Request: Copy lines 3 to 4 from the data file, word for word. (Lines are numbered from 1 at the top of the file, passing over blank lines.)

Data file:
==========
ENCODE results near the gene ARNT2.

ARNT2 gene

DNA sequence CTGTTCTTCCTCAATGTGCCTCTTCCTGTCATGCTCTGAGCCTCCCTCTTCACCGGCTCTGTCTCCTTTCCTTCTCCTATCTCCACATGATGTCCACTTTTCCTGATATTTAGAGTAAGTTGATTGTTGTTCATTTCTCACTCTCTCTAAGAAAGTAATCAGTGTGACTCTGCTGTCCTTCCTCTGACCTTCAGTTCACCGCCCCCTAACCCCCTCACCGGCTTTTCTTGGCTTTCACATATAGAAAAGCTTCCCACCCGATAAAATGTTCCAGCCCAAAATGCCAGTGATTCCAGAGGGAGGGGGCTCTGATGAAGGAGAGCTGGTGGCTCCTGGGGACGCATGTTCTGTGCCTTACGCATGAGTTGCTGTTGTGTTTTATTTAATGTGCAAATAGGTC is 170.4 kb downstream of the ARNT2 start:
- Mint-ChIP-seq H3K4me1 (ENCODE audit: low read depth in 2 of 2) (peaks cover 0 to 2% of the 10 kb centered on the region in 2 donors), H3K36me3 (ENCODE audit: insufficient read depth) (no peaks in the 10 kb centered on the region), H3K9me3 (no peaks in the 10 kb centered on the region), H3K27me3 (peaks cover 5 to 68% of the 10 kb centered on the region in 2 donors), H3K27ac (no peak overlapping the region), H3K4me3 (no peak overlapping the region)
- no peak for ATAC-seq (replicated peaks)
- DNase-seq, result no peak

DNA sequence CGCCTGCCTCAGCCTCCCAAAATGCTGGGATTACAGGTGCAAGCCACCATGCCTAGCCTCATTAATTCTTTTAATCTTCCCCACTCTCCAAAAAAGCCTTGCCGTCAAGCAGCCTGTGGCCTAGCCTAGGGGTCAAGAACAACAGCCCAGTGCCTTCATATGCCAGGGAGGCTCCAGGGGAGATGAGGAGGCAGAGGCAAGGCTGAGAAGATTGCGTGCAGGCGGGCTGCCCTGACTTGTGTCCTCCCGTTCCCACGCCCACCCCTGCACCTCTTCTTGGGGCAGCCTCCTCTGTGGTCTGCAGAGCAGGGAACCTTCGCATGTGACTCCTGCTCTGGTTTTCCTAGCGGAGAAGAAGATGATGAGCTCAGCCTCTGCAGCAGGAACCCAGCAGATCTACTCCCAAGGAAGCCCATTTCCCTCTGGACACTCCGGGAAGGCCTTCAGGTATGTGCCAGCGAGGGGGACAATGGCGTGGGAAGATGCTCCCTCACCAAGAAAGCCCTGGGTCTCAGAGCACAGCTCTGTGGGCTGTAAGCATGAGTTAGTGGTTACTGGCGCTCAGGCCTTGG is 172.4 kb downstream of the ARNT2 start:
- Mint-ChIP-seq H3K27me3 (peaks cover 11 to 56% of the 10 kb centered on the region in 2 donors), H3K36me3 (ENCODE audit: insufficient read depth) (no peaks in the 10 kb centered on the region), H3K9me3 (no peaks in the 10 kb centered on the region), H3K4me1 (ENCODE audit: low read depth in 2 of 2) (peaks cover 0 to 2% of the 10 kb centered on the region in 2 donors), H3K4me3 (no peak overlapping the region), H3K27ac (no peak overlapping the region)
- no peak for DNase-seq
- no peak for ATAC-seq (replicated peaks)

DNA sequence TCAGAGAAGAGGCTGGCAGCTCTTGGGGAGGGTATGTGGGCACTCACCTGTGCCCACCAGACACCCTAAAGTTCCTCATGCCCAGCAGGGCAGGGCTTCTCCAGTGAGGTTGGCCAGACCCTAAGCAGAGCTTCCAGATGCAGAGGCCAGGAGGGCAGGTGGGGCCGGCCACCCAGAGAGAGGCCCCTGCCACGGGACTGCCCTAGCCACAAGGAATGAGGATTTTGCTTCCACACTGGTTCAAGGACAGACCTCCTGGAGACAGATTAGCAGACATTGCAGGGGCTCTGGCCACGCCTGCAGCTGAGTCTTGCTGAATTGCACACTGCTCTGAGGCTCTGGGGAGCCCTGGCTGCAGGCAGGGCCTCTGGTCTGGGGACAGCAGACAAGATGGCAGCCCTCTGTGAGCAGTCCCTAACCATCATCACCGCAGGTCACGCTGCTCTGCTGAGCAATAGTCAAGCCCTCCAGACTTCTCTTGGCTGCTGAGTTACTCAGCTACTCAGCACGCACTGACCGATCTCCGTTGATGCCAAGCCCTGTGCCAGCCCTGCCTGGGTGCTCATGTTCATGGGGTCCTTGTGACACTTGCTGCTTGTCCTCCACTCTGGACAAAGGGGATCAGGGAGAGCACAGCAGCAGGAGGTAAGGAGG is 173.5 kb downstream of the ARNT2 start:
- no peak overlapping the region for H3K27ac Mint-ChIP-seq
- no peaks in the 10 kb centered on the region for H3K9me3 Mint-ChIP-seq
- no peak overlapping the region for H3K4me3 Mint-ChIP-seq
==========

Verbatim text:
DNA sequence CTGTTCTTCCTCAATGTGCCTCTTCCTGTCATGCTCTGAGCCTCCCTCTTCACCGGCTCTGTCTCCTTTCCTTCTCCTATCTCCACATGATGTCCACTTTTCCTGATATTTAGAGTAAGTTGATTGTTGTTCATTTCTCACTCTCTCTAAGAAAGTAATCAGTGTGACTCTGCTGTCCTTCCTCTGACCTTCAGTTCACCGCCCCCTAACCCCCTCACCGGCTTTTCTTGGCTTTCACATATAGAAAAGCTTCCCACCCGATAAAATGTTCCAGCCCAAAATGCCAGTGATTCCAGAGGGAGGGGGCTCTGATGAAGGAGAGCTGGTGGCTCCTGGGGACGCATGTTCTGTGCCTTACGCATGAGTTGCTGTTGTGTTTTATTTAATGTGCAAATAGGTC is 170.4 kb downstream of the ARNT2 start:
- Mint-ChIP-seq H3K4me1 (ENCODE audit: low read depth in 2 of 2) (peaks cover 0 to 2% of the 10 kb centered on the region in 2 donors), H3K36me3 (ENCODE audit: insufficient read depth) (no peaks in the 10 kb centered on the region), H3K9me3 (no peaks in the 10 kb centered on the region), H3K27me3 (peaks cover 5 to 68% of the 10 kb centered on the region in 2 donors), H3K27ac (no peak overlapping the region), H3K4me3 (no peak overlapping the region)